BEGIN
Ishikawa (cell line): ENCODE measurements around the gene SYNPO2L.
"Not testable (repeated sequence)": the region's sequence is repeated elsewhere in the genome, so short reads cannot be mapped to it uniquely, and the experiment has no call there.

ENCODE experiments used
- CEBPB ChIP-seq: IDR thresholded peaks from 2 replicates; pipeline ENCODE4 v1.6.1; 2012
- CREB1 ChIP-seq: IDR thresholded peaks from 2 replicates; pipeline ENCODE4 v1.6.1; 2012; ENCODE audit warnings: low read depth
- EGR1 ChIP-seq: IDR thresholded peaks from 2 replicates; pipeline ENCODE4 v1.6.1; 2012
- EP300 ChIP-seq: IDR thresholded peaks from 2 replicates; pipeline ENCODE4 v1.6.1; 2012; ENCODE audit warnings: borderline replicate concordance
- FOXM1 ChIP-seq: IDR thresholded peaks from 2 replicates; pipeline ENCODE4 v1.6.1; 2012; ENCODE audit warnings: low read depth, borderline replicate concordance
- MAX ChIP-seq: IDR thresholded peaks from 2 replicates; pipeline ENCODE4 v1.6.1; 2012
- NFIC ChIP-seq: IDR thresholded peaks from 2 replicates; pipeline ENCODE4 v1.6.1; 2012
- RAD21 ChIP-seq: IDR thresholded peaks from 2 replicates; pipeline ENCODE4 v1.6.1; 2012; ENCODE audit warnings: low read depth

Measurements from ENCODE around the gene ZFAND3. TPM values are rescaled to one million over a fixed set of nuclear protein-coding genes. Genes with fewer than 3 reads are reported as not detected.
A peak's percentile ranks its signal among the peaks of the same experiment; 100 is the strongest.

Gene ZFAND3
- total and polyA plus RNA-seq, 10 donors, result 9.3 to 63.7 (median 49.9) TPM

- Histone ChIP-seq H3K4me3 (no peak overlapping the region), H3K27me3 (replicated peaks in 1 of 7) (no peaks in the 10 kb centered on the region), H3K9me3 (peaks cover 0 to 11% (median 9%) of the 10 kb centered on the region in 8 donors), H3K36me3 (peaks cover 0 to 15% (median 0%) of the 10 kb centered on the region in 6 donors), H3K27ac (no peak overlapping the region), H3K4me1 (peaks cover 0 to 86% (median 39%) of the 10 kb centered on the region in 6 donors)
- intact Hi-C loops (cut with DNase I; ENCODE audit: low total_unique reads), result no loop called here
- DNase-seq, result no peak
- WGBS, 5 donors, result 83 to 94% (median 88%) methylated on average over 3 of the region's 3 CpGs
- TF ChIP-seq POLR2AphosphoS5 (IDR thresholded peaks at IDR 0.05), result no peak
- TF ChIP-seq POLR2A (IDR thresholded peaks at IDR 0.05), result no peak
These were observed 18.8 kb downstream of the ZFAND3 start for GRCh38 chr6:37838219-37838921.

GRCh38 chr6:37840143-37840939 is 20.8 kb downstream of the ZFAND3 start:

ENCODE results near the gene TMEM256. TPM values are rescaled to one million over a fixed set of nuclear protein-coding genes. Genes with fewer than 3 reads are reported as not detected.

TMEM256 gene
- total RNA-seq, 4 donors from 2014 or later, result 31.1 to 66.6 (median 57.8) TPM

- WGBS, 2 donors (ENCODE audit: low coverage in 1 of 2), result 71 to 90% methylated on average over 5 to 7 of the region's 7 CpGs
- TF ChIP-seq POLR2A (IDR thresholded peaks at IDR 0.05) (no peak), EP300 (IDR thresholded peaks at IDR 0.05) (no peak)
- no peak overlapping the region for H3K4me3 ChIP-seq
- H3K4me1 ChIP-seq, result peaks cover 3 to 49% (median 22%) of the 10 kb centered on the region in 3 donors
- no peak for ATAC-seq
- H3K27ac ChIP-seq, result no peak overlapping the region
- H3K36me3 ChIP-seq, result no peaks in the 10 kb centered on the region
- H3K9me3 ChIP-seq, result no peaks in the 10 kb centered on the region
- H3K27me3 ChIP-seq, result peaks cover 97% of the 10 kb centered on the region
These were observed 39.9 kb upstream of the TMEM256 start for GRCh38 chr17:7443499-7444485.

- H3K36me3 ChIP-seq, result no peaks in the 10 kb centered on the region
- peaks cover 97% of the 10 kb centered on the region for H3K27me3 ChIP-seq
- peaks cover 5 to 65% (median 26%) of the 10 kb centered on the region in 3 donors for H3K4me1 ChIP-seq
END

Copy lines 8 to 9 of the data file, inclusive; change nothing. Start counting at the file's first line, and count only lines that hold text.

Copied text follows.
- FOXM1 ChIP-seq: IDR thresholded peaks from 2 replicates; pipeline ENCODE4 v1.6.1; 2012; ENCODE audit warnings: low read depth, borderline replicate concordance
- MAX ChIP-seq: IDR thresholded peaks from 2 replicates; pipeline ENCODE4 v1.6.1; 2012